Notre Dame women’s basketball: Trip meant a lot to Achonwa

South Bend Tribune

TORONTO -- It was simple and valuable advice that Notre Dame post Natalie Achonwa gave her Fighting Irish teammates when they touched down on Canadian soil for Sunday’s college women’s basketball game in Toronto.

“I was like, ‘You guys might want to turn your phones off,’” Achonwa said. “We are going into a different country.’”

Achonwa helped her teammates avoid international rates, and then the Irish helped Achonwa enjoy her first high-caliber game in front of her family and hometown fans. Notre Dame overwhelmed Duquesne, 100-61, at the Mattamy Athletic Centre, which was once the Maple Leafs Garden.

Irish coach Muffet McGraw always tries to schedule a homecoming event for the players on her roster. Some homecoming games happen through conference obligations. Achonwa’s homecoming was much trickier, and was more than two years in the making. Notre Dame had to go through a myriad of red tape with the NCAA to make sure the game happened, and make sure it didn’t count against the Irish as an international event.

“It’s exciting,” Achonwa said of her homecoming game. “It makes me really happy.”

A member of Canada’s 2012 Olympic team, Achonwa said the game in Toronto before nearly 1,000 fans was a boost for Canadian basketball. A number of Canadian youth teams were in attendance.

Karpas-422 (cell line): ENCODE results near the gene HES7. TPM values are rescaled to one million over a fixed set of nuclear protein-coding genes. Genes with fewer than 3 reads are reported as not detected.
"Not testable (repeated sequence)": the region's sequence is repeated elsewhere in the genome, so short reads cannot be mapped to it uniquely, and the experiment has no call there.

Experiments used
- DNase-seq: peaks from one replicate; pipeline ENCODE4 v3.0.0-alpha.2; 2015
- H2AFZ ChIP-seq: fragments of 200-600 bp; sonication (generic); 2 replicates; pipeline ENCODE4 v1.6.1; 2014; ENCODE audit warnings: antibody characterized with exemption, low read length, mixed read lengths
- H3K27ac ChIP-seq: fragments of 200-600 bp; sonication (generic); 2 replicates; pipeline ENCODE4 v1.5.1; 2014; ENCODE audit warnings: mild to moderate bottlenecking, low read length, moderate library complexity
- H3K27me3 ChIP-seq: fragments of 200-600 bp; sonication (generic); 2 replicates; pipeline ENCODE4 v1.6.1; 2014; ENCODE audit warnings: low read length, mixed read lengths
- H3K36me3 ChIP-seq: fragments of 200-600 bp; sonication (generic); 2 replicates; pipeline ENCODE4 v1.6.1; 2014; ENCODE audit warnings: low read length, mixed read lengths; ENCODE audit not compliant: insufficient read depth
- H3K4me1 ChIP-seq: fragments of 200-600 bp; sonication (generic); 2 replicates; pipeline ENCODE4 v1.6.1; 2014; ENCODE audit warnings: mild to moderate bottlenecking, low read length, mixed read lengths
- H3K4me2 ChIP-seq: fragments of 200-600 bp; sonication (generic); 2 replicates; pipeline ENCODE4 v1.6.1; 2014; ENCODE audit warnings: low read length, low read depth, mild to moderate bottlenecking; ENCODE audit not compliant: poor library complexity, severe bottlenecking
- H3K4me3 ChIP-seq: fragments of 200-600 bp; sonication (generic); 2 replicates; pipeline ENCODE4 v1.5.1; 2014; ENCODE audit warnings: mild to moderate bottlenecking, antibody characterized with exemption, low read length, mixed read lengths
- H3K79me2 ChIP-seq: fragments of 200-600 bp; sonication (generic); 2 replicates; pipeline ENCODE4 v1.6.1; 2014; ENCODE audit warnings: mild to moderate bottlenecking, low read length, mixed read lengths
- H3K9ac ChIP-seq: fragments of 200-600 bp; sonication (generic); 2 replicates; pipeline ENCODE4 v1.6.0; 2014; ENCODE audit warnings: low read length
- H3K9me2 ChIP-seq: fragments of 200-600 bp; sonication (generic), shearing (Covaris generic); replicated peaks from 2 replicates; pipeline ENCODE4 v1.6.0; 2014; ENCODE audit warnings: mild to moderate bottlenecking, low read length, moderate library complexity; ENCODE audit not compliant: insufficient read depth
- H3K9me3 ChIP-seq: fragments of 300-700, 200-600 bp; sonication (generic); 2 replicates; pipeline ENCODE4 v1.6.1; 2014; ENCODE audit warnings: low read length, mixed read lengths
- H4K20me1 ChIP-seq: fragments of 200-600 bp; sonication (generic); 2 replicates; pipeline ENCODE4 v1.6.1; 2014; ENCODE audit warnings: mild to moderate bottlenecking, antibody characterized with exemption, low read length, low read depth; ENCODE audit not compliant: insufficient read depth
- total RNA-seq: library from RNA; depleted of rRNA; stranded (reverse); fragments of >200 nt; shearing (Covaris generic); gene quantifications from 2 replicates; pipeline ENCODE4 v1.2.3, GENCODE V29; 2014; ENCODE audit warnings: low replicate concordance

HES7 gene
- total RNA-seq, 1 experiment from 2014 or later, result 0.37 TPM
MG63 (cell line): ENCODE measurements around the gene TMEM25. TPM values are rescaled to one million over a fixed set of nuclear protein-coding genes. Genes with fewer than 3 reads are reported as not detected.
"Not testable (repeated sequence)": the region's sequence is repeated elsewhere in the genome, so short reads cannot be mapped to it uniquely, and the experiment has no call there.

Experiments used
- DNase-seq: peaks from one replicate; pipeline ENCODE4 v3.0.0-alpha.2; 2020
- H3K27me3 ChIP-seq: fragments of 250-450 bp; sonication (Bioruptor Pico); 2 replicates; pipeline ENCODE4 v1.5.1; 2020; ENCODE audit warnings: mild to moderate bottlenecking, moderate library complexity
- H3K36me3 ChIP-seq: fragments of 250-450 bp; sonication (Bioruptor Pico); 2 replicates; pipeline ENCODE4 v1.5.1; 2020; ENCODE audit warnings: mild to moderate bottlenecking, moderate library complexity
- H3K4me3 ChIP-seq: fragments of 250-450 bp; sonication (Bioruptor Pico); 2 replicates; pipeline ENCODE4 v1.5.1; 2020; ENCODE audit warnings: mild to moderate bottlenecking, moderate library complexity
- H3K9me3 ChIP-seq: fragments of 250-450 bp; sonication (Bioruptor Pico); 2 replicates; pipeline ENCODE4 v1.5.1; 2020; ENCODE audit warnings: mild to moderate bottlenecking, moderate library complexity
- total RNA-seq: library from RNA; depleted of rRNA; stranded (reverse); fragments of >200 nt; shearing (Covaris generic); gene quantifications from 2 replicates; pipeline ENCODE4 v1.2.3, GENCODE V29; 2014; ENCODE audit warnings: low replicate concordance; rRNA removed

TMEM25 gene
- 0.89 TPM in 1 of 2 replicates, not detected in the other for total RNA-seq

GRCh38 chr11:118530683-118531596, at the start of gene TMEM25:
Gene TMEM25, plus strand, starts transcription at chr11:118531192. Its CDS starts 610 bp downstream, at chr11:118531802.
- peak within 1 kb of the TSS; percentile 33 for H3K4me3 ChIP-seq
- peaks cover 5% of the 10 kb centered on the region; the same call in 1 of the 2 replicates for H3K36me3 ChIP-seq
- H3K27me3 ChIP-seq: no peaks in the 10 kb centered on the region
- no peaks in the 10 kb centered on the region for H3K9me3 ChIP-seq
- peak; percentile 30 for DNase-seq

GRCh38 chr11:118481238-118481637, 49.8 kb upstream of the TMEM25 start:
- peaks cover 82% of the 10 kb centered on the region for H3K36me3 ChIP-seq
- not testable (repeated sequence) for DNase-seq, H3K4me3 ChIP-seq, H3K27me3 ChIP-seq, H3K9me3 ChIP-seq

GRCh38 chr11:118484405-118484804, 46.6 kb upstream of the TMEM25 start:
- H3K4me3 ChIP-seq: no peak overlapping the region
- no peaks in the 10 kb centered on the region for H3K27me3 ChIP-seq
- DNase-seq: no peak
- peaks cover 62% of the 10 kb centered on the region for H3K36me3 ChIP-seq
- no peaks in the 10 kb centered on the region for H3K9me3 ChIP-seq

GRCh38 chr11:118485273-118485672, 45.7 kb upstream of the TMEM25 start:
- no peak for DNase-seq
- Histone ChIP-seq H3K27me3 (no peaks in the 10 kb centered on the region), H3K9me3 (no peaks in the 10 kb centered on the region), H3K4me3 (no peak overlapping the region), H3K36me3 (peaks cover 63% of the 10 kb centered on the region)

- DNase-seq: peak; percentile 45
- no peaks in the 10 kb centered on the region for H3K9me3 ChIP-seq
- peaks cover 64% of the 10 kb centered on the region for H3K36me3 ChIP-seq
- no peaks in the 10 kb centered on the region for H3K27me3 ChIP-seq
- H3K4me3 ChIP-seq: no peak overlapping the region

“When I was going through the recruiting process, it was a little bit different for me, because I didn’t get to see other Canadians firsthand, who had gone to the NCAA and been successful and played for teams like Notre Dame,” Achonwa said. “I think for us to be able to come here and show what the NCAA and what Notre Dame basketball really is, it makes me happy that younger players have had the opportunity to see us and maybe play in the NCAA themselves.”

Achonwa said that the women’s basketball game in Canada is on the rise.

“I preach it a lot,” Achonwa said of the caliber of Canadian basketball. “I think that’s one of the things I like to give back, to show how much Canada basketball is improving. With our senior national team, you can see it, purely on that, as well as our younger teams coming up. We have a lot of younger kids coming up. Hopefully, they’ll be able to play in the NCAA, and play on high-caliber basketball teams.”

McGraw enjoyed the opportunity to give Achonwa a homecoming game and let her players experience a world-class city like Toronto.

“I thought it was great to be able to come up here and play in front of a lot of possible future Canadian recruits,” McGraw said. “Playing both national anthems was really an emotional moment. I thought it was a great thing. I’m really glad we were able to come here and bring Natalie home so she could play in front of her hometown crowd, her family, friends, and coaches. It was a great experience. Toronto is a beautiful city. We really had a great time here.

“I thought we had a great crowd. It was a great atmosphere. There were a lot of Notre Dame people here, and they really made us feel at home.”

Moving up